Alex’s youth centre takes kids off the streets, away from the gangs. He gives them a safe place to learn and play, while reducing the chance that they’ll get involved in crime or get pregnant at a young age. I felt privileged to be able to take part in a programme that was obviously changing a community.
What is Deep Travel?
Deep travel is a mindset more than anything else — it’s the idea that you don’t want to just see the surface of the places you visit, you want to dig deeper, go farther, and learn more. If you’re culturally curious and make an effort to connect with locals and immerse yourself in their culture, then you’re a deep traveller.
Deep travel is a beautiful, transformative thing. As you make an effort to understand local culture, you’re building cultural bridges and fostering understanding. You’re making the world a little bit smaller, a bit more connected. You’re fostering change: in yourself, in the people you’re connected with, and in the places you visit — perhaps only a little, but a little good makes a big difference.
The Deep Travel Foundation
The Deep Travel Foundation is an organisation that works together with Context to create unique opportunities for travelers while also investing in the sustainable development of a destination.
For example, you could join the Made in Florence walk, which brings travellers into the workshops of local artisans in Florence, Italy to see local artisans at work. The foundation helps run an apprenticeship program which places students from a local trade school with the artisans to keep these century-old businesses a viable part of Florentine life.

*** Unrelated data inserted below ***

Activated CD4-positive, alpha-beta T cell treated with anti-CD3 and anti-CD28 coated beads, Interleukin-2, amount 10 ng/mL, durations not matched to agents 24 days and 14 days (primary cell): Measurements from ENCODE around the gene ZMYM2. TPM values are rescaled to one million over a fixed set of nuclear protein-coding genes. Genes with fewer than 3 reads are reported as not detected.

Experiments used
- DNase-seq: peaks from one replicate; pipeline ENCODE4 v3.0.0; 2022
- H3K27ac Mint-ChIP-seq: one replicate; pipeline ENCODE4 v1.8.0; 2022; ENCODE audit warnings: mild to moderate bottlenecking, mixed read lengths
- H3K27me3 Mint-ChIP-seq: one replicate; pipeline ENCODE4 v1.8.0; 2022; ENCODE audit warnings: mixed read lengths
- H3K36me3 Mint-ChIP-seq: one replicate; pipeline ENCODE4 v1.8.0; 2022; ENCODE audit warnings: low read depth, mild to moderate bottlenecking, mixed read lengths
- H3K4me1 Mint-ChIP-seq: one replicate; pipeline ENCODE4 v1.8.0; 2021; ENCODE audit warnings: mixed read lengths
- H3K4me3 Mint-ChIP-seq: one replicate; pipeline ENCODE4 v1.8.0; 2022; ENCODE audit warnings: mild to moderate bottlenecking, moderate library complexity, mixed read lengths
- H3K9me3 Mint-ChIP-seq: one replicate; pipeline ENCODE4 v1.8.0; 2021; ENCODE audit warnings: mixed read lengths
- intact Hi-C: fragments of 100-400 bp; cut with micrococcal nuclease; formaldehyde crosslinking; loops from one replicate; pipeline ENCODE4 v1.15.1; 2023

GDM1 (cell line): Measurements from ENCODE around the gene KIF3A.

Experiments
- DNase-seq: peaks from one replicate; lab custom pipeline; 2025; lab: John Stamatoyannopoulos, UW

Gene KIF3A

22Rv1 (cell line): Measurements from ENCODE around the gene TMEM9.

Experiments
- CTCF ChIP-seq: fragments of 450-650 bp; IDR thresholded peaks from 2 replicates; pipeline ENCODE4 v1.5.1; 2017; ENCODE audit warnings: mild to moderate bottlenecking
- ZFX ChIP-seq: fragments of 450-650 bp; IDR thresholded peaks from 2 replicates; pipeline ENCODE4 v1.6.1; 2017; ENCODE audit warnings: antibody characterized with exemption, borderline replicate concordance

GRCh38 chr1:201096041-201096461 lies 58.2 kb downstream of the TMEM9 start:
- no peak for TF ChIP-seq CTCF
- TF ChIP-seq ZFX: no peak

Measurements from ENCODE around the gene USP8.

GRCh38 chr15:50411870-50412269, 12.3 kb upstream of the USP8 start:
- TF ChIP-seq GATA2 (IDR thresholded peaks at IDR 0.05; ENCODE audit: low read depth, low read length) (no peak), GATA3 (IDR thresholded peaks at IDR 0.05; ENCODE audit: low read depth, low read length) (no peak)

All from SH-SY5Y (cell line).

Another program in Rio de Janeiro assists with a school gardens project in a favela, and of course the Barrio tour in Cartagena is another walk you can join.
How can I get involved?
There are many ways you can get involved: take one of the tours, make a donation at deeptravel.org, volunteer your time on one of the projects, or make a suggestion for another Deep Travel Project.
Context is currently looking to grow the program, by partnering with groups that give back to their community and connect with local issues, and then incorporating this mission into a Context experience. If you’re involved in a community project or know of one that you think would suit, email Natalie on email@example.com.
The project should:
1. Invest in and sustain a local community.
2. Be currently established by a strong, local partner.
3. Have a public facet (a physical location) that allows for interaction with visitors, not just during a Context walk.
Context provides private guides and (very) small group tours for the intellectually curious traveler. PhD and MA-educated guides take you deep into your destination, and with a maximum group size of six, you can ask as many questions as you like!